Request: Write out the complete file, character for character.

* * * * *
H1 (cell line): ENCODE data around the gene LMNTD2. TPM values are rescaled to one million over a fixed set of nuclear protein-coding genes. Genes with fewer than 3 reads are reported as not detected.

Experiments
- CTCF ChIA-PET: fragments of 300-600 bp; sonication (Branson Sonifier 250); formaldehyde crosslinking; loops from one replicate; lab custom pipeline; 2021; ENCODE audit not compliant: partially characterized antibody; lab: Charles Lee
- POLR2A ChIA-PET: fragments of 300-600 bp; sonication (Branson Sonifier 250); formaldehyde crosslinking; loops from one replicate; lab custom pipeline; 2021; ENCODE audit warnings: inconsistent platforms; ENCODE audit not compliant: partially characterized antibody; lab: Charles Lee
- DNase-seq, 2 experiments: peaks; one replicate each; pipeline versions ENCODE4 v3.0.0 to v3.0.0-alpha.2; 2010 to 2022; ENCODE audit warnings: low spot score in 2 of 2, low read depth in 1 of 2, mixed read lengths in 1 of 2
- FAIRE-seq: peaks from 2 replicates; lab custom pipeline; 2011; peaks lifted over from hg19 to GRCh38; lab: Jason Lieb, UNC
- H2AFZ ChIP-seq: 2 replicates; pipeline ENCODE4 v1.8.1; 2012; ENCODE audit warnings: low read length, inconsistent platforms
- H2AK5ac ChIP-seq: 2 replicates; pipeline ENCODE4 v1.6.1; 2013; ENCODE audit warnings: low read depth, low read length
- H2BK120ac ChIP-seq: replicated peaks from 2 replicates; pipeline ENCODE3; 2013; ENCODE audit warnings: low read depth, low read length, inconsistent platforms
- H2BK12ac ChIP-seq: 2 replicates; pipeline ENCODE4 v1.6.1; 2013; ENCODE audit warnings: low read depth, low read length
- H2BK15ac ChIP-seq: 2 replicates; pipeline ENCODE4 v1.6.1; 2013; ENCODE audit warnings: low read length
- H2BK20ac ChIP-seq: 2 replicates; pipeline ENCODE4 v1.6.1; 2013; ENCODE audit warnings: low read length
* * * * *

H1 (cell line): ENCODE data around the gene LMNTD2. TPM values are rescaled to one million over a fixed set of nuclear protein-coding genes. Genes with fewer than 3 reads are reported as not detected.

Experiments
- CTCF ChIA-PET: fragments of 300-600 bp; sonication (Branson Sonifier 250); formaldehyde crosslinking; loops from one replicate; lab custom pipeline; 2021; ENCODE audit not compliant: partially characterized antibody; lab: Charles Lee
- POLR2A ChIA-PET: fragments of 300-600 bp; sonication (Branson Sonifier 250); formaldehyde crosslinking; loops from one replicate; lab custom pipeline; 2021; ENCODE audit warnings: inconsistent platforms; ENCODE audit not compliant: partially characterized antibody; lab: Charles Lee
- DNase-seq, 2 experiments: peaks; one replicate each; pipeline versions ENCODE4 v3.0.0 to v3.0.0-alpha.2; 2010 to 2022; ENCODE audit warnings: low spot score in 2 of 2, low read depth in 1 of 2, mixed read lengths in 1 of 2
- FAIRE-seq: peaks from 2 replicates; lab custom pipeline; 2011; peaks lifted over from hg19 to GRCh38; lab: Jason Lieb, UNC
- H2AFZ ChIP-seq: 2 replicates; pipeline ENCODE4 v1.8.1; 2012; ENCODE audit warnings: low read length, inconsistent platforms
- H2AK5ac ChIP-seq: 2 replicates; pipeline ENCODE4 v1.6.1; 2013; ENCODE audit warnings: low read depth, low read length
- H2BK120ac ChIP-seq: replicated peaks from 2 replicates; pipeline ENCODE3; 2013; ENCODE audit warnings: low read depth, low read length, inconsistent platforms
- H2BK12ac ChIP-seq: 2 replicates; pipeline ENCODE4 v1.6.1; 2013; ENCODE audit warnings: low read depth, low read length
- H2BK15ac ChIP-seq: 2 replicates; pipeline ENCODE4 v1.6.1; 2013; ENCODE audit warnings: low read length
- H2BK20ac ChIP-seq: 2 replicates; pipeline ENCODE4 v1.6.1; 2013; ENCODE audit warnings: low read length